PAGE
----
Will the Prime Minister’s handler be saved by his rambling account of his family’s misdemeanours? Probably. The Tories need him too much.
Cummings is an ad-man. He knows the power of a pithy punchline. It is he who put the untruthful Brexit message on that side of that bus. It is he who invented Take Back Control. It is he who coined Get Brexit Done. Why then, did the master of pithiness go for an over-extended account of his moment-by-moment experience of being an ordinary person? Even I stopped listening after 25 minutes as it went on and on to explain, as if reasonable, driving 30 miles to a beauty spot on his wife’s birthday to see if his eyes were working, and then the surprising coincidence of coming down with coronavirus as soon as he arrived at his parental estates in anticipation of him and his wife getting it. What timing! Hang on, didn’t she say in her touching piece for the Today programme that she did have it already? And didn’t she say they woke up to London in lockdown? Hmm…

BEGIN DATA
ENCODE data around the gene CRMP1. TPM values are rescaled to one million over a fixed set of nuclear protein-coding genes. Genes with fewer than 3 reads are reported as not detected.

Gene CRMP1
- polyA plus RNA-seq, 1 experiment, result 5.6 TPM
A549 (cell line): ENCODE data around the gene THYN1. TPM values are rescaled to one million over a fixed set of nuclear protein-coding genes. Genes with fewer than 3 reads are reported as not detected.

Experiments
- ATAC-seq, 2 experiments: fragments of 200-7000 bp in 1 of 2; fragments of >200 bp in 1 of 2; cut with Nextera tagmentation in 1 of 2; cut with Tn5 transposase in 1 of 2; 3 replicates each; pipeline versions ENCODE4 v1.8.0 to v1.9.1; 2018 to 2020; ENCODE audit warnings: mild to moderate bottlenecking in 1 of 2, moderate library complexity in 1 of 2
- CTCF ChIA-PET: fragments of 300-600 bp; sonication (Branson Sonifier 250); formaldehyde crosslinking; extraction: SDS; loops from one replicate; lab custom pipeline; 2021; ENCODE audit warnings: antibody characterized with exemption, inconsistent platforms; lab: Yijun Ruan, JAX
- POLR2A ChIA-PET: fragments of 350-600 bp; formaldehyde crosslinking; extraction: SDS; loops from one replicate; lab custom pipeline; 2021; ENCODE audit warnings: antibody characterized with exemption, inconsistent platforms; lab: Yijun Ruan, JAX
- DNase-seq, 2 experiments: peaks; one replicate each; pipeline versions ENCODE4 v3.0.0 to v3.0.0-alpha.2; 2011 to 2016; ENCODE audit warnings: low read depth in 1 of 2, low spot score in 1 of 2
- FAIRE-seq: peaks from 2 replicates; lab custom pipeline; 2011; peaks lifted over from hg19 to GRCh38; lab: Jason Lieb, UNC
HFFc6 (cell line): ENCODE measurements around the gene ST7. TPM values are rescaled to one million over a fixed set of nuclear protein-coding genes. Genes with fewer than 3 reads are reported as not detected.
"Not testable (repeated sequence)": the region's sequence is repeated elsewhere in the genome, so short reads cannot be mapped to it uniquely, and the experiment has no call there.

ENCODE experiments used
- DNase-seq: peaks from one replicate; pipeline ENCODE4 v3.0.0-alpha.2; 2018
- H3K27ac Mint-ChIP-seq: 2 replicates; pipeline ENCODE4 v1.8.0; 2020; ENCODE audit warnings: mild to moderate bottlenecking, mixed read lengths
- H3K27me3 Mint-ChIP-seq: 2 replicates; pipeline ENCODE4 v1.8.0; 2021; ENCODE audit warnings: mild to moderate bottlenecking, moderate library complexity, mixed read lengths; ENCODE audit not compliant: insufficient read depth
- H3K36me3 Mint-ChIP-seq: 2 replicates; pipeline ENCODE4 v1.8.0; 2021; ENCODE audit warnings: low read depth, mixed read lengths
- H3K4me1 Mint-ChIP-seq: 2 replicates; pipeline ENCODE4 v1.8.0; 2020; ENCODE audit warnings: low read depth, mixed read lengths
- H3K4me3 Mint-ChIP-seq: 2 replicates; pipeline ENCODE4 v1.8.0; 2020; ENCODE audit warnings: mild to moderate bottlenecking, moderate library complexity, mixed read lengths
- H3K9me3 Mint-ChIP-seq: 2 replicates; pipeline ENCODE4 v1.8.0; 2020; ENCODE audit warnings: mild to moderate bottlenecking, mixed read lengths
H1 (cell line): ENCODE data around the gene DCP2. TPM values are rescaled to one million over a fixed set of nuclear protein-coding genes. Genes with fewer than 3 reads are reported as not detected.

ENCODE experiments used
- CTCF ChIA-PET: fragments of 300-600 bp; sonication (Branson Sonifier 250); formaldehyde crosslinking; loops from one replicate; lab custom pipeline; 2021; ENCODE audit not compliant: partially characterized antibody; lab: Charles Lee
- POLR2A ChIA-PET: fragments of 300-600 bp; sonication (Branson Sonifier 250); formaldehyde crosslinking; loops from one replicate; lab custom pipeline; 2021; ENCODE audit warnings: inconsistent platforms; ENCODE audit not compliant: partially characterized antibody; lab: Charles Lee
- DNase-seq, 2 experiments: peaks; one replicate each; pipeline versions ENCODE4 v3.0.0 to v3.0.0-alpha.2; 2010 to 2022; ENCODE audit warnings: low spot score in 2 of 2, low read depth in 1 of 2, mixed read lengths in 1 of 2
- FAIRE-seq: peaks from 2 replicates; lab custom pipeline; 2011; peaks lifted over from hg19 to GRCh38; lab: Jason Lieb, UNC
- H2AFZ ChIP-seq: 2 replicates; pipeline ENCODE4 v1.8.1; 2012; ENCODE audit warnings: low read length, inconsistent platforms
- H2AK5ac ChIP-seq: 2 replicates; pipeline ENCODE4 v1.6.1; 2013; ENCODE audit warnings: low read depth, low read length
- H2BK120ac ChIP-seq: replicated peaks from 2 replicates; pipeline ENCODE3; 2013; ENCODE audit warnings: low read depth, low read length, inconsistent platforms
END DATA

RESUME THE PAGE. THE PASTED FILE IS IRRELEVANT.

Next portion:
Why should we not trust his distended self-justifications in the Rose Garden? For me, it’s because he has a track record. He’s bluffer with a disregard for the constraints of democracy. For example, he refused to attend the Brexit Select Committee to answer for his bendy behaviour during the Brexit campaign. He was pivotal in the campaign which saw Cambridge Analytica raid our personal data to send targeted messages that won the day.
He’s an anti-democrat, a true son of the ruling class elite and a product of the Oxbridge set. He’s not even a brilliant maverick, just a political careerist giving us his ‘humble man’ act. Johnson should call his bluff, not cultivate it.
Sue Hackman worked with Dominic Cummings at the DfE where she was Chief Adviser on School Standards.